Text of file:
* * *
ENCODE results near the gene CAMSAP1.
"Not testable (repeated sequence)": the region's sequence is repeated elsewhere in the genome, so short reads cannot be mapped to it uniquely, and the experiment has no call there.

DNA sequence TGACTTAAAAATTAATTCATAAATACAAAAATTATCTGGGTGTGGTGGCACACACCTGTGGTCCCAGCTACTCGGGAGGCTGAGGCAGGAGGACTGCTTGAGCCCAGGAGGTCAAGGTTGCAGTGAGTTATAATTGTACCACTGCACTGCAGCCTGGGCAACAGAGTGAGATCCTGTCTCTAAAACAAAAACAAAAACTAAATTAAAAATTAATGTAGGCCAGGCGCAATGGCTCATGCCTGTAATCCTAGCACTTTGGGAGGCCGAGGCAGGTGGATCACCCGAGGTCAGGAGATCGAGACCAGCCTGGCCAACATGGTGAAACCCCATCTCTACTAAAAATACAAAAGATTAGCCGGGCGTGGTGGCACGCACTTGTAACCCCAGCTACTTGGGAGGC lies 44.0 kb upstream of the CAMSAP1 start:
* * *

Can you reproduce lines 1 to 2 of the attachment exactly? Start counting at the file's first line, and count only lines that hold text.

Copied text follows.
ENCODE results near the gene CAMSAP1.
"Not testable (repeated sequence)": the region's sequence is repeated elsewhere in the genome, so short reads cannot be mapped to it uniquely, and the experiment has no call there.